It is important that a man who became President within a speech exposed a conspiracy identifying the following four men:

Stephen Arnold Douglas (April 23, 1813 – June 3, 1861) was an American politician from the western state of Illinois, and was the Northern Democratic Party nominee for President in 1860. He lost to the Republican Party‘s candidate, Abraham Lincoln, whom he had defeated two years earlier in a Senate contest following a famed series of debates.

President Franklin Pierce (November 23, 1804 – October 8, 1869) was the 14th President of the United States (1853-1857)

Roger Brooke Taney (pronounced /ˈtɔːni/ taw-nee; March 17, 1777 – October 12, 1864) was the fifth Chief Justice of the United States, holding that office from 1836 until his death in 1864.

President James Buchanan, Jr. (April 23, 1791 – June 1, 1868, English pronunciation: /bjuːˈkænən/) was the 15th President of the United States (1857–1861). He is the only president from Pennsylvania, the only president who remained a lifelong bachelor and the last to be born in the 18th century.

9. The several states composing the United States are sovereign and independent, in all things not surrendered to the national government by the constitution, and are considered, on general principles, by each other as foreign states, yet their mutual relations are rather those of domestic independence, than of foreign alienation. 7 Cranch, 481; 3 Wheat. 324; 1 Greenl. Ev. §489, 504. Vide, generally, Mr. Madison’s report in the legislature of Virginia, January, 1800; 1 Story’s Com. on Const. §208; 1 Kent, Com. 189, note b; Grotius, B. 1, c. 1, s. 14; Id. B. 3, c. 3, s. 2; Burlamaqui, vol. 2, pt. 1, c. 4, s. 9; Vattel, B. 1, c. 1; 1 Toull. n. 202, note 1 Nation; Cicer. de Repub. 1. 1, s. 25.

Everyone needs to become knowledgeable with his or her state constitution and the Federal Constitution so that we collectively will know what is Constitutional or not. The four men identified above did things that were unconstitutional, causing over 31 million people to die needlessly.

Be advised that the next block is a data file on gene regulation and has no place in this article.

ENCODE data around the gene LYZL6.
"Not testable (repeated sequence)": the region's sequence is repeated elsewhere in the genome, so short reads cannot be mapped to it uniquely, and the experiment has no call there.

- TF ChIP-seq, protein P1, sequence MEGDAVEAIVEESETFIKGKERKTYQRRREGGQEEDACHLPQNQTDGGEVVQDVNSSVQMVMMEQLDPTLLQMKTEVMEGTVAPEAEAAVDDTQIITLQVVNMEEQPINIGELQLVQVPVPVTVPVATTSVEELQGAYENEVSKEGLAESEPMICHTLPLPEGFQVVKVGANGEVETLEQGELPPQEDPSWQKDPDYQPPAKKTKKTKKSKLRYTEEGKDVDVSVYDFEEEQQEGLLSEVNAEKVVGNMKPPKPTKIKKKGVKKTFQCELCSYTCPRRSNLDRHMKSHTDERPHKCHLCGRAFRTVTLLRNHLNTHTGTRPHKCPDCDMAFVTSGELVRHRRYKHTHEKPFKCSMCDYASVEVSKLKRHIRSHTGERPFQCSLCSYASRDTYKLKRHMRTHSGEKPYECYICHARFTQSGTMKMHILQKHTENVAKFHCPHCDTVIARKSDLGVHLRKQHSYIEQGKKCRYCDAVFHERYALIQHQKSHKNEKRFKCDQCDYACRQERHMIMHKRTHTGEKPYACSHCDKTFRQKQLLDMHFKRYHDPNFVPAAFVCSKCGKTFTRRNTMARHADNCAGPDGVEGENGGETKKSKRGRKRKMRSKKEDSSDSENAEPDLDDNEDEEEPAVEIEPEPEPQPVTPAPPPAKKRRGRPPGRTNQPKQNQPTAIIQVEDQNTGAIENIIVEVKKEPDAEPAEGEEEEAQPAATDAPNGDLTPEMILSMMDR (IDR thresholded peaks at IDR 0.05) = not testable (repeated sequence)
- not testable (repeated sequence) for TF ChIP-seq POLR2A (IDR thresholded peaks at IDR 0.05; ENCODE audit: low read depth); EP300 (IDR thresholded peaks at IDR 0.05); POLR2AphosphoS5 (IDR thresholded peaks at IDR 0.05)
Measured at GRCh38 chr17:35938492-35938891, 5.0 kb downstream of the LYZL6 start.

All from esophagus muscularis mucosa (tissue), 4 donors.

CONSTITUTIONAL. That which is consonant to, and agrees with the constitution. – ‘Revised Sixth Edition, 1856’ of LAW DICTIONARY by John Bouvier.

2. When laws are made in violation of the constitution, they are null and void: but the courts will not declare such a law void unless there appears to be a clear and unequivocal breach of the constitution. 4 Dall. R. 14; 3 Dall. R. 399; 1 Cranch, R. 137; 1 Binn. R. 415 6 Cranch, R. 87, 136; 2 Hall’s Law Journ. 96, 255, 262; 3 Hall’s Law Journ. 267; Wheat. Dig. tit. Constitutional Law; 2 Pet. R. 522; 2 Dall. 309; 12 Wheat. R. 270; Charlt. R. 175, .235; 1 Breese, R. 70, 209; 1 Blackf. R. 206 2 Porter, R. 303; 5 Binn. 355; 3 S. & R. 169; 2 Penn. R. 184; 19 John. R. 58; 1 Cowen, R. 550; 1 Marsb. R. 290 Pr. Dec. 64, 89 2 Litt. R. 90; 4 Monr R. 43; 1 South. R. 192; 7 Pick. R. 466; 13 Pick. R. 60 11 Mass. R. 396; 9 Greenl. R. 60; 5 Hayw. R. 271; 1 Harr. & J. 236; 1 Gill & J. 473; 7 Gill & J. 7; 9 Yerg. 490; 1 Rep. Const. Ct. 267; 3 Desaus. R. 476; 6 Rand. 245; 1 Chip. R. 237, 257; 1 Aik. R. 314; 3 N. H. Rep. 473; 4 N. H. Rep. 16; 7 N. H. Rep. 65; 1 Murph. R. 58. See 8 Law Intell. 65, for a list of decisions made by the supreme court of the United States, declaring laws to be unconstitutional.